Mar 19, 2015 10:50 PM
Some of them are on the verge of crumbling and they may be the bridges you drive over each and every day.
But many Granite State bridges are dangerously old and most of us don't give it a second thought.
It's something most of us take for granted.
So we went digging for answers to find out just how safe - or unsafe - our state bridges are.
About 14,000 people take the Sarah Mildred Long Bridge connecting Portsmouth to Kittery Maine every day and that includes Jeannie Kincaid.
Even though she has concerns about the aging span, she still goes over it about four times a week.
"Certainly for safety reasons, we would want to have a new bridge," she says.
The aging span was built 75 years ago even though most bridges in the state were built to last 50 to 60 years.
In two years, a new bridge will replace the old one but since some say it seems like it's holding on by a thread, that doesn't make Kincaid feel safe.
"So when you look at the bridge physically, it doesn't give you a sense of modern technologies that you would feel safest on," she says.
Back in January, Senator Jeanne Shaheen along with others from both states, kicked off the ceremonial start for the replacement bridge.
As for the existing span, Bill Boynton of the New Hampshire Department of Transportation says time is not on this or many other bridges' side.
"We're talking months and not years left in the life of that bridge," Boynton says.
It's not just old age but there's plenty of rust, corrosion, and heavy truck traffic contributing to the bridge's structural integrity.
"We're down there all the time just trying to hold that together until this new bridge can be built," Boynton says.
It's a critical connection in critical condition.
Kincaid had no idea how bad it was until her to which she responded, "You had to share that, didn't ya? You know there are things better left unknown."
When asked how he would categorize bridges throughout New Hampshire, Boynton says, "A good portion of them are reaching an end of their design life."
He went on to say, "Does that mean that they're unsafe? No, but it certainly means there's a lot of reason for concern."
The Sarah Long Bridge is one of 70,000 bridges nationwide considered structurally deficient meaning it needs serious repair or replace.
Here in New Hampshire, there are 147 bridges out of the state's 2,142 bridges on what's called the "Red List." That means they fall into the category of being structurally deficient.
Sarah Long ranks the worst with the I-393 over I-93 in Concord coming in at number tow.
On any given day, 37,000 drivers take the road into or out of the capitol city.
Also on that list, two bridges on the Seacoast.
One of them in New Castle and Rye with the other in Seabrook and Hampton.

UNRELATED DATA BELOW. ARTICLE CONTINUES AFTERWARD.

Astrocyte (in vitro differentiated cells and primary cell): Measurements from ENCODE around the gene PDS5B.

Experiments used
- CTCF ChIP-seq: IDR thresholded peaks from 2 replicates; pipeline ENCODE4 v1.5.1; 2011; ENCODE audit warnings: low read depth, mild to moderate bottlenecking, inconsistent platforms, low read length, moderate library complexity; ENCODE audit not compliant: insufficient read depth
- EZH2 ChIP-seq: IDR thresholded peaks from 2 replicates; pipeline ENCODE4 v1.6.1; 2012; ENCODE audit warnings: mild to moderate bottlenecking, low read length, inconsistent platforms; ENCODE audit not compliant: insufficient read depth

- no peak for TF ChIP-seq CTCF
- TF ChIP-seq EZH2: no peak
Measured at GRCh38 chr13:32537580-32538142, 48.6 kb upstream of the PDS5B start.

In the past, many have questioned why the seacoast got money to fix their bridges first.
The answer? Ask Mother Nature.
The sea coast takes a toll on bridges there with conditions that don't exist in most areas in the state.
So who comes up with the money to pay for the repairs and replacements?
The Federal government coughs up $150 million dollars a year while the state's gas tax and tolls also go towards the state's infrastructure needs.
"It is a lot of work and we're one of the oldest states in the nation," says Republican Senate president Chuck Morse, the vice-chairman of the state transportation committee.
When asked if the state is doing the best it can do, Morse said, "There is no doubt that our DOT has worked with less dollars and done more."
Boynton says if the bridges were maintained as they should have been, we would have seen less problems and saved a whole lot of money.
"This is something that we've tried to raise attention to for decades and it's deferred maintenance," Boynton says. "And again, you pay me now or you pay me later."
Money aside, Boynton says, don't be alarmed since crews inspect the bridges regularly.
"If a bridge is unsafe and we come up with inspection reports that determine something is unsafe, we will recommend immediate closure," he says.
As for Kincaid, she feels safer knowing she'll soon have a new bridge to drive over but at the same time, she knows the money has to come from somewhere and it all boils down to the money.
"You have to have that high risk to get the attention and the funds together to make it happen," she says.
If cuts to the State Department of Transportation's budget go through, bridge maintenance could suffer.
According to the NH DOT, here are the state's top 10 worst bridges:
#1 Sarah Long bridge
#2 I-393 over I-93
#3 Bridge St. over the Connecticut River in Stewartstown
#4 I-95 over the Taylor river in Hampton
#5 NH145 over bishop brook in Stewartstown
#6 NH 1B over Little Harbor in New Castle - Rye
#7 NH 1B over Hampton River in Seabrook - Hampton
#8 NH 16/25 over Bearcamp River in Ossipee
#9 NH 16/25 over the Lovell River in Ossipee
#10 NH 123a over Bowers Brook in Acworth
Here's a complete list of the 174 "Red List" Bridges from the NH DOT.
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